Hereditary ataxia and spastic paraplegia in Portugal: a population-based prevalence study

JAMA Neurol. 2013 Jun;70(6):746-55. doi: 10.1001/jamaneurol.2013.1707.


Importance: Epidemiological data on hereditary cerebellar ataxia (HCA) and hereditary spastic paraplegia (HSP) are scarce.

Objective: To present the prevalence and distribution of HCA and HSP in Portugal.

Design and setting: Population-based, nationwide, systematic survey, from January 1, 1994, through April 15, 2004, in Portugal.

Participants: Multiple sources of information were used (review of clinical files, active collaboration of neurologists and geneticists, and investigation of affected families), but the main source was active collaboration of general practitioners. Patients were examined by the same team of neurologists, using homogeneous inclusion criteria. The clinical data were registered, and all families were genetically tested.

Results: Overall, 1336 patients from a population of 10,322 million were diagnosed as having HCA or HSP, a prevalence of 12.9 per 100,000 population. Hereditary cerebellar ataxia was more prevalent (prevalence, 8.9 per 100,000 population; 5.6 for dominant and 3.3 for recessive ataxias) than HSP (prevalence, 4.1 per 100,000 population; 2.4 for dominant and 1.6 for recessive). Machado-Joseph disease (spinocerebellar ataxia type 3) (prevalence, 3.1 per 100,000 population), Friedreich ataxia (prevalence, 1.0 per 100,000 population), and ataxia with oculomotor apraxia (prevalence, 0.4 per 100,000 population) were the most frequent HCAs. Spastic paraplegia types 4 (prevalence, 0.91 per 100,000 population), 3 (prevalence, 0.14 per 100,000 population), and 11 (prevalence, 0.26 per 100,000 population) were the most prevalent HSPs.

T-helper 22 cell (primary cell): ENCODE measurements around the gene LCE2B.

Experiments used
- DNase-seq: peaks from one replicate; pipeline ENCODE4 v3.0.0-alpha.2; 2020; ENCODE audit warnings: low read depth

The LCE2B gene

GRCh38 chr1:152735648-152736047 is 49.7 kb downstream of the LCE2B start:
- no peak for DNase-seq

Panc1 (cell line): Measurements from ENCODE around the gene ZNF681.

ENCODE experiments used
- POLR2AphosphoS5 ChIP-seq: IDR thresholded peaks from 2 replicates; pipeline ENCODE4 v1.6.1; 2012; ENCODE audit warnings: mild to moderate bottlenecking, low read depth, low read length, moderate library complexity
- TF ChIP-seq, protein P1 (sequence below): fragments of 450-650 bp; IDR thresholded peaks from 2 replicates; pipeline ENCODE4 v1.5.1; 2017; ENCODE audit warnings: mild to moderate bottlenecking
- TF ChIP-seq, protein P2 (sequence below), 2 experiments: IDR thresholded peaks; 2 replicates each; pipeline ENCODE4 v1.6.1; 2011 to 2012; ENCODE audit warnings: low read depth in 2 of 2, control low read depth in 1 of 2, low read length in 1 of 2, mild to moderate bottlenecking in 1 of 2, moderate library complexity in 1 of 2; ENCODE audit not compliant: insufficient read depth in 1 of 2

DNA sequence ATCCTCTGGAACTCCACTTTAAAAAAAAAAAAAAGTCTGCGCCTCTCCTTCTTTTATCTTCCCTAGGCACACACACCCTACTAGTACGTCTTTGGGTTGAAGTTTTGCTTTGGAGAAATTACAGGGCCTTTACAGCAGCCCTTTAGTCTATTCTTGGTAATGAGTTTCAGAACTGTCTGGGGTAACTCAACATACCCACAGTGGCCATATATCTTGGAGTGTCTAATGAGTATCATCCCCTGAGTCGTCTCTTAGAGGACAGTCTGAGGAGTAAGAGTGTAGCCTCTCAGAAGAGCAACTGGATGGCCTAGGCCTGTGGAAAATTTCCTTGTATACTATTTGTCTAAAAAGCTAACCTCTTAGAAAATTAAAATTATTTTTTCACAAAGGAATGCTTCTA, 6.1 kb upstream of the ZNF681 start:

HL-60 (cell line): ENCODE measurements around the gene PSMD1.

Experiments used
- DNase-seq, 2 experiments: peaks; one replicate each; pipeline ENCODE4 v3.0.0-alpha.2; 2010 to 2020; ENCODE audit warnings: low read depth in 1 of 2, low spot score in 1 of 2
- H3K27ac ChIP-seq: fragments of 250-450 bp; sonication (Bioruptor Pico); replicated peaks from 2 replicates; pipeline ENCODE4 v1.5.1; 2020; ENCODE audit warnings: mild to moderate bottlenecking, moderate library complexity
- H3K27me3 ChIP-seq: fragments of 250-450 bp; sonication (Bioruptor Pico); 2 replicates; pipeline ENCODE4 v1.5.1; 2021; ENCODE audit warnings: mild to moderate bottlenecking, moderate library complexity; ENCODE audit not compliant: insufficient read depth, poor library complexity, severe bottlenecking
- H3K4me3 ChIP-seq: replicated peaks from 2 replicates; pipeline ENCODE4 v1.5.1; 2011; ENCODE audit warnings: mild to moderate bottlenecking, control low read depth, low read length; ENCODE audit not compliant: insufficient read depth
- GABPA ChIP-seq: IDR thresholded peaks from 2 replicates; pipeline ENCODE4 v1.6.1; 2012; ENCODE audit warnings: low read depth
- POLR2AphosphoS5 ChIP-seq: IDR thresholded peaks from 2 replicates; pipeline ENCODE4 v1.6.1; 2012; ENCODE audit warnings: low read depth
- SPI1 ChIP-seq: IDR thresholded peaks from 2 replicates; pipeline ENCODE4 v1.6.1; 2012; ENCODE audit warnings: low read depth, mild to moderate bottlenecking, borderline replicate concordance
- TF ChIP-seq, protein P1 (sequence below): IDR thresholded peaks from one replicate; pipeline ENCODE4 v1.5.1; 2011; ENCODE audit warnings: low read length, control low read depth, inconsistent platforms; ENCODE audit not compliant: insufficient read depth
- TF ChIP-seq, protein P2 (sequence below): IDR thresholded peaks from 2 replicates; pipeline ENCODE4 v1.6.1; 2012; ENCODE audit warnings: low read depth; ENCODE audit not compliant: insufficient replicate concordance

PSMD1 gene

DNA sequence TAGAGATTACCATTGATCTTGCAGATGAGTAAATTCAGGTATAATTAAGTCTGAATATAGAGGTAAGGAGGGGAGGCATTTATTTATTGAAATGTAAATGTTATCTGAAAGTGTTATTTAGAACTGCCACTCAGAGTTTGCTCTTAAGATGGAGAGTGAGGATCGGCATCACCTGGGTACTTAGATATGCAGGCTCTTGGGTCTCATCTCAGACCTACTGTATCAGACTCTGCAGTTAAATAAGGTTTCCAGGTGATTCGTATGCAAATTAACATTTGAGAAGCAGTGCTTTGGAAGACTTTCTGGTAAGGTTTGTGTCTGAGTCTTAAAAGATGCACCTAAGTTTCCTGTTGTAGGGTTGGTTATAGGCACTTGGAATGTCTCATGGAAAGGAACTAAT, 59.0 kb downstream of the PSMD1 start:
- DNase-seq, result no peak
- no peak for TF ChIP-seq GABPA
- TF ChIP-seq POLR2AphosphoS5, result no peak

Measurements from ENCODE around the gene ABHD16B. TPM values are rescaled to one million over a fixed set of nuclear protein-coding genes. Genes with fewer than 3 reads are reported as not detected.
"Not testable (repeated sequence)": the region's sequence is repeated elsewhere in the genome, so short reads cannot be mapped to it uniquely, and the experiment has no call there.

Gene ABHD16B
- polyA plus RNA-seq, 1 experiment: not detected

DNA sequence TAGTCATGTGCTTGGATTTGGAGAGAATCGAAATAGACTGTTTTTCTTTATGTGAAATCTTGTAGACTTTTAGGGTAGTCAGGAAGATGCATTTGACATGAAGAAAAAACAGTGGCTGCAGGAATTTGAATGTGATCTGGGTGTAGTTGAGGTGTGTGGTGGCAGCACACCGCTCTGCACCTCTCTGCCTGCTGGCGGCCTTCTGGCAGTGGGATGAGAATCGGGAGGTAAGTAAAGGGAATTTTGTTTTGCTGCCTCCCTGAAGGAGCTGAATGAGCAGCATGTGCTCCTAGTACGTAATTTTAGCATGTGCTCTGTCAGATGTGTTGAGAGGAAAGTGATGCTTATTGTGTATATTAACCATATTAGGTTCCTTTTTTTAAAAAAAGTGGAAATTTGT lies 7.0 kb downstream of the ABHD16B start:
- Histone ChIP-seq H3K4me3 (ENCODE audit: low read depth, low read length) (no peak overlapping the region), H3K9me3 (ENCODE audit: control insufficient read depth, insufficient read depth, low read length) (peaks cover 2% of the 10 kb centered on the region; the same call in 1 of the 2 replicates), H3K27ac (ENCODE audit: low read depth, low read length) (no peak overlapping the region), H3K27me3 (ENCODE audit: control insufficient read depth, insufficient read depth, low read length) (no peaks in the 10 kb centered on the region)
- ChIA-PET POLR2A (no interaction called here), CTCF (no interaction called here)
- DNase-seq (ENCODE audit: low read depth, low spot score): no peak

Conclusions and relevance: This population-based survey covered all the Portuguese territory and mobilized most general practitioners and health centers. To our best knowledge, this survey was the largest ever performed for HCA and HSP. Prevalence of autosomal dominant ataxias was high, particularly for Machado-Joseph disease (spinocerebellar ataxia type 3). The genetic cause has not been identified in 39.7% of the patients studied.

Publication types

  • Research Support, Non-U.S. Gov't

MeSH terms

  • Cross-Sectional Studies
  • Humans
  • Paraplegia / diagnosis
  • Paraplegia / epidemiology*
  • Paraplegia / genetics*
  • Population Surveillance / methods*
  • Portugal / epidemiology
  • Prevalence
  • Spinocerebellar Degenerations / diagnosis
  • Spinocerebellar Degenerations / epidemiology*
  • Spinocerebellar Degenerations / genetics*